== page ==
Although NSM Theory provides a framework to explain individual participation in NSMs when rational actor theory fails, NSM Theory doesn't even attempt to explain anything about when NSMs will form, how they will form, when they will grow or shrink, or what their outcome will be (Buechler, 1995). RMT attempted to explain the organization and strategy of social movements, when they would form, and whether they could succeed. RMT is a theory to explain the formation and activities of social movements, while NSM simply tries to explain the motivation behind participants in a select group of social movements.

NSM Theory is not adequate as an explanation of social movements. Its applicability is to narrow. RMT needs to be modified to explain NSMs. RMT explains individual participation in social movements from a behaviourist viewpoint. Individuals will do something if they are rewarded for doing it. But RMT only allows for this reward to be the acquisition of resources. This tends to work in the western cultural context that RMT has been applied in because in that cultural context resource gain coincides with the accepted reward system. But NSMs defy this with their anti-materialist, anti-growth, non-consumerist ideology. NSMs therefore require a reward system other than resource gain.

Humans are social animals, and NSMs play on our innate social cohesion mechanisms to recruit constituents. The resource gain of actors in NSMs could be looked at in terms of the dopamine reward that the individual gets for participating in a collective identity. RMT just needs to consider the reward of being part of a collective identity, of gaining social prestige, or just of having fun as being a resource gain on the part of the actor. This would incorporate NSM Theory into RMT by allowing RMT to consider the formation of collective identities when predicting participation in social movements.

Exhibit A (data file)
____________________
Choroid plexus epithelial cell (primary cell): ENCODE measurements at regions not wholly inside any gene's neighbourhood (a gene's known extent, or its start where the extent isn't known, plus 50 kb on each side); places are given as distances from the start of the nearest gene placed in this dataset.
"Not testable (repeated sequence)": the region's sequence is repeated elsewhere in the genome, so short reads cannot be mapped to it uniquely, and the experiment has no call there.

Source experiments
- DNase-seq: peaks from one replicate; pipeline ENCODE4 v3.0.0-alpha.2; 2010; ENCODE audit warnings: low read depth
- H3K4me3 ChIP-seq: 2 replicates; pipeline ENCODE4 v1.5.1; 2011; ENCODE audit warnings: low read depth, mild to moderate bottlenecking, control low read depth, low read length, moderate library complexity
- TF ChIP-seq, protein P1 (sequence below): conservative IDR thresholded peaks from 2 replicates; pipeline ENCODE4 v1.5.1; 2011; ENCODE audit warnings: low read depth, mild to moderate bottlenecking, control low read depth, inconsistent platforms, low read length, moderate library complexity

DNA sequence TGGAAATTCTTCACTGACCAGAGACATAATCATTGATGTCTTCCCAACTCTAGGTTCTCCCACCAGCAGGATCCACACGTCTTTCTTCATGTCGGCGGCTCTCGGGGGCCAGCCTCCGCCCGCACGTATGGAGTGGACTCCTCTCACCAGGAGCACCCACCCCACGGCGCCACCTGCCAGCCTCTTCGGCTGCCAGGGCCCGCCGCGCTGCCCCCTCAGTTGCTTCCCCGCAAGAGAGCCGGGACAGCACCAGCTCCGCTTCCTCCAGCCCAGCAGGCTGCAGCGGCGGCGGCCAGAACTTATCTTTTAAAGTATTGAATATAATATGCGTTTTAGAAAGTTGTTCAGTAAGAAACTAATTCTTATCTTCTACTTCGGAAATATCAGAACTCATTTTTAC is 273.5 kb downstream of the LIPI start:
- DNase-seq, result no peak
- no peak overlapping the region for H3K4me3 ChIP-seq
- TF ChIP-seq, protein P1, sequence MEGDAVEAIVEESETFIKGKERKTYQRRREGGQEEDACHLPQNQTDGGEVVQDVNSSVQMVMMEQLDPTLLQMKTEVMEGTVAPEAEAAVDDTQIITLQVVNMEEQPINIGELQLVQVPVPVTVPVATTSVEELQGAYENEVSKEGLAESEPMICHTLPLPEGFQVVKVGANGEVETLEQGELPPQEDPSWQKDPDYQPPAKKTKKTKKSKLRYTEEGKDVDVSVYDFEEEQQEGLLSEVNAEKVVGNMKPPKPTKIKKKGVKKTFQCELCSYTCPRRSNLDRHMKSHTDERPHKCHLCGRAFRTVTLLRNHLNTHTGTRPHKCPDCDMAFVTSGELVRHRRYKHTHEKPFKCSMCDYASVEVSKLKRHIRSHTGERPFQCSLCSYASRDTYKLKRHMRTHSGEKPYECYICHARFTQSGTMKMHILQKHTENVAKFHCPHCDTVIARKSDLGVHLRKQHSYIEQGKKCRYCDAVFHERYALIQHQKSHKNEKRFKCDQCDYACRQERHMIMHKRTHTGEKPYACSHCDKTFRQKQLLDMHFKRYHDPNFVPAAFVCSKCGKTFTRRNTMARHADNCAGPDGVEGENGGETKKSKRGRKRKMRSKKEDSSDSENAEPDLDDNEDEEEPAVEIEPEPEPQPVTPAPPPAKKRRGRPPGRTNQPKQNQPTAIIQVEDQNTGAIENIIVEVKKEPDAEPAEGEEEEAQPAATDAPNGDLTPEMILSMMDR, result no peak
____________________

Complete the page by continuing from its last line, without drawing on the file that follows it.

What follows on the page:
References cited

Beuchler, S. M. 1993. Beyond resource mobilization? Emerging trends in social movement theory. In: Social Movements: Perspectives and Issues. Ed. S. M. Buechler and F. K. Cylke. 1997. Mayfield Publishing Company, Mountain View, California. Pp 193 - 210.

Buechler, S. M. 1995. New social movement theories. In: Social Movements: Perspectives and Issues. Ed. S. M. Buechler and F. K. Cylke. 1997. Mayfield Publishing Company, Mountain View, California. Pp. 295 - 319.

Hunt, S. A., R. D. Benford, and D. A. Snow. In: New Social Movements: From Ideology to Identity. Ed. E. Larana, H. Johnston, and J. R. Gusfield. 1994. Temple University Press, Philadelphia. Pp 185 - 208.

Johnston, H., E. Larana, and J. R. Gusfield. 1997. Identities, grievances, and new social movements. In: Social Movements: Perspectives and Issues. Ed. S. M. Buechler and F. K. Cylke. 1997. Mayfield Publishing Company, Mountain View, California. Pp 274 - 295.

McCarthy, J. D., and M. N. Zald. 1987. Resource mobilization and social movements: A partial theory. In: Social Movements: Perspectives and Issues. Ed. S. M. Buechler and F. K. Cylke. 1997. Mayfield Publishing Company, Mountain View, California. Pp 149 - 172.